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Most Millennials Don’t Trust Online Security Measures

By Vigilize | Monday, August 31, 2015 - Leave a Comment

An article review.


Maybe they don’t all have their heads in the sand


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“Fewer than 5% of UK and US 16 to 35 year olds believe their digital identity is completely protected by effective safeguards.”

This data comes from a survey commissioned by the security firm Intercede. This generation of digital natives has grown up with a digital economy, and they’re rapidly losing faith in its security. The survey highlighted concerns with password-based authentication methods in particular.

  • 25% of consumers surveyed access more than 20 password protected websites, applications or devices in the course of a year.
  • 45% claimed to only changing their password when they were forced to do so.
  • Only 6% believe their data is completely secure based on the password policy they use.

Analysts believe this mistrust of security measures should serve as a warning to businesses that provide online products and services. After all, 54% of those surveyed felt that public distrust of companies and government entities will occur if they fail to protect identities and data.

Intercede chief executive Richard Parris indicated that the survey should be a call to organizations to stop “playing fast and loose” with personal data and people’s identities.

Trust can only be restored by turning to stronger authentication techniques. Smart companies should take the initiative to secure their client’s data, thereby protecting themselves and building their own competitive edge.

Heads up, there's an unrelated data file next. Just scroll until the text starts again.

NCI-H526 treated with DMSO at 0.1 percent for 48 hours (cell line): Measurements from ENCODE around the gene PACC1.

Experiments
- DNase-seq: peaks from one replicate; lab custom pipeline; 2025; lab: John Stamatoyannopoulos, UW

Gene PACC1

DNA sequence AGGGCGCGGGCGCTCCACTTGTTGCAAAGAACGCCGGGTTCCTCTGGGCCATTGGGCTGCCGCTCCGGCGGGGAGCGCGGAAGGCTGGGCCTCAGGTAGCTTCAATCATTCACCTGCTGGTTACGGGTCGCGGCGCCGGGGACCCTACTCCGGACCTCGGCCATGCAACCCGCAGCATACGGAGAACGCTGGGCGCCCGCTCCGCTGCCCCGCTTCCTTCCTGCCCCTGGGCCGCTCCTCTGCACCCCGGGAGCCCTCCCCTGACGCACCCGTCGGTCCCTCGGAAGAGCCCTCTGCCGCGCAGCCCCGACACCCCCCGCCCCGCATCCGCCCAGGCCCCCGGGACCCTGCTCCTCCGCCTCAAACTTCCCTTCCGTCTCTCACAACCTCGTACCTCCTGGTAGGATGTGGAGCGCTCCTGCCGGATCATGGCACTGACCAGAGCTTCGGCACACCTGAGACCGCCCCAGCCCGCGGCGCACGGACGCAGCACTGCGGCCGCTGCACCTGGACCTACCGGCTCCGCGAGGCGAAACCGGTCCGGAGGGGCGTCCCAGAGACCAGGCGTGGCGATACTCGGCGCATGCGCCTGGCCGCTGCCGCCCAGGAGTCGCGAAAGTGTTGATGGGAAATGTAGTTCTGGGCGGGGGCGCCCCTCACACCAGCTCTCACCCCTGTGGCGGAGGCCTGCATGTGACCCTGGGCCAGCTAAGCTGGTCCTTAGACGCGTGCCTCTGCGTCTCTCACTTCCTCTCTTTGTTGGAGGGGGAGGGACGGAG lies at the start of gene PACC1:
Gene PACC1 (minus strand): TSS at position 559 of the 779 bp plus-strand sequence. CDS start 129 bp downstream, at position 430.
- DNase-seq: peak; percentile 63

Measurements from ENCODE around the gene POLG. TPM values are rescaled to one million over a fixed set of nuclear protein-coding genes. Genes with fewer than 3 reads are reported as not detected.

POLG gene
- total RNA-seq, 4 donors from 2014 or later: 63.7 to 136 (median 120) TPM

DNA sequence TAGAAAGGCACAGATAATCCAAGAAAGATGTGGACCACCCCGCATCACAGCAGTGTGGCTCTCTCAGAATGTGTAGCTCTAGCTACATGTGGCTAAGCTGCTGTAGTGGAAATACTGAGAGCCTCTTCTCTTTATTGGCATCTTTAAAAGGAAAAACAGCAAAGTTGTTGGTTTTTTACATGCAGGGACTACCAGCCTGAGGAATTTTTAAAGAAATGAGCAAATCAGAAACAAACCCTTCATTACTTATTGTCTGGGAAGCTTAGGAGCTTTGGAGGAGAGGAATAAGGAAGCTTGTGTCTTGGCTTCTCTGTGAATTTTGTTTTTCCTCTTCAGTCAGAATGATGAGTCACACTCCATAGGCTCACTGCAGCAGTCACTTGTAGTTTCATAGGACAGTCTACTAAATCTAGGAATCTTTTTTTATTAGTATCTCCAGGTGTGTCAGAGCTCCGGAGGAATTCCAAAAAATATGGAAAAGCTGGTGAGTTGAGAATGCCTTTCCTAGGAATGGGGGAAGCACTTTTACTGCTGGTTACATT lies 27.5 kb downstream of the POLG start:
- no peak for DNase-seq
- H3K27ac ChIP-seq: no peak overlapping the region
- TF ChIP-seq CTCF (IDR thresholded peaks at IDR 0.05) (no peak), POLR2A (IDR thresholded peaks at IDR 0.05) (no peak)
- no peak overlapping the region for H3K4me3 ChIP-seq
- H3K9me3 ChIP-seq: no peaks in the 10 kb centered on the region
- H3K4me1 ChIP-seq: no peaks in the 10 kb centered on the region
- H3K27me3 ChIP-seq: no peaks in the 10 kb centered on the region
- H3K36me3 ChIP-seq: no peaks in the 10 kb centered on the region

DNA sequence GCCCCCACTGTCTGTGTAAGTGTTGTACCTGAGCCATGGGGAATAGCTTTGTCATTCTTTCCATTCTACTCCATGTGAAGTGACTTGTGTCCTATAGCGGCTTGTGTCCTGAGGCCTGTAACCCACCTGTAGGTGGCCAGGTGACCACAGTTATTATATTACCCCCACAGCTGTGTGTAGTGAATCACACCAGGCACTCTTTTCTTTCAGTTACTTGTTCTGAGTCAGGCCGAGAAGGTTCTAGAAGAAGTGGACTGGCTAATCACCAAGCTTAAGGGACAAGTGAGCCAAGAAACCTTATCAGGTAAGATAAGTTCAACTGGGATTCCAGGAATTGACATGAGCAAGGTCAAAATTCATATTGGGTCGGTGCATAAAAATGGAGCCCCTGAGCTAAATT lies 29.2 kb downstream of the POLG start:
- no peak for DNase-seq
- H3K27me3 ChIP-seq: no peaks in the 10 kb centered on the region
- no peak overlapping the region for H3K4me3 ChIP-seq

Click Here To Read the Full Article


The above is what we call an “Article Review.” It is part of our attempt to help our readers find excellent reading materials to back up important technology risk management concepts. We try not to include articles that are merely news or additional news about mainstream issues. Instead, we try to highlight articles that our “typical clients” should be sure to read, or that are about concepts “outside the mainstream media.” infotex does not intend to endorse views represented by the writers of the articles we review, nor do we try to keep our Clients aware of EVERYTHING. For example, if a particular story concept is being reported upon in many different media sources, infotex usually chooses to ignore the story concept altogether, unless we can find a “unique take” on the story concept.


Original article by Warwick Ashford of Computer Weekly.


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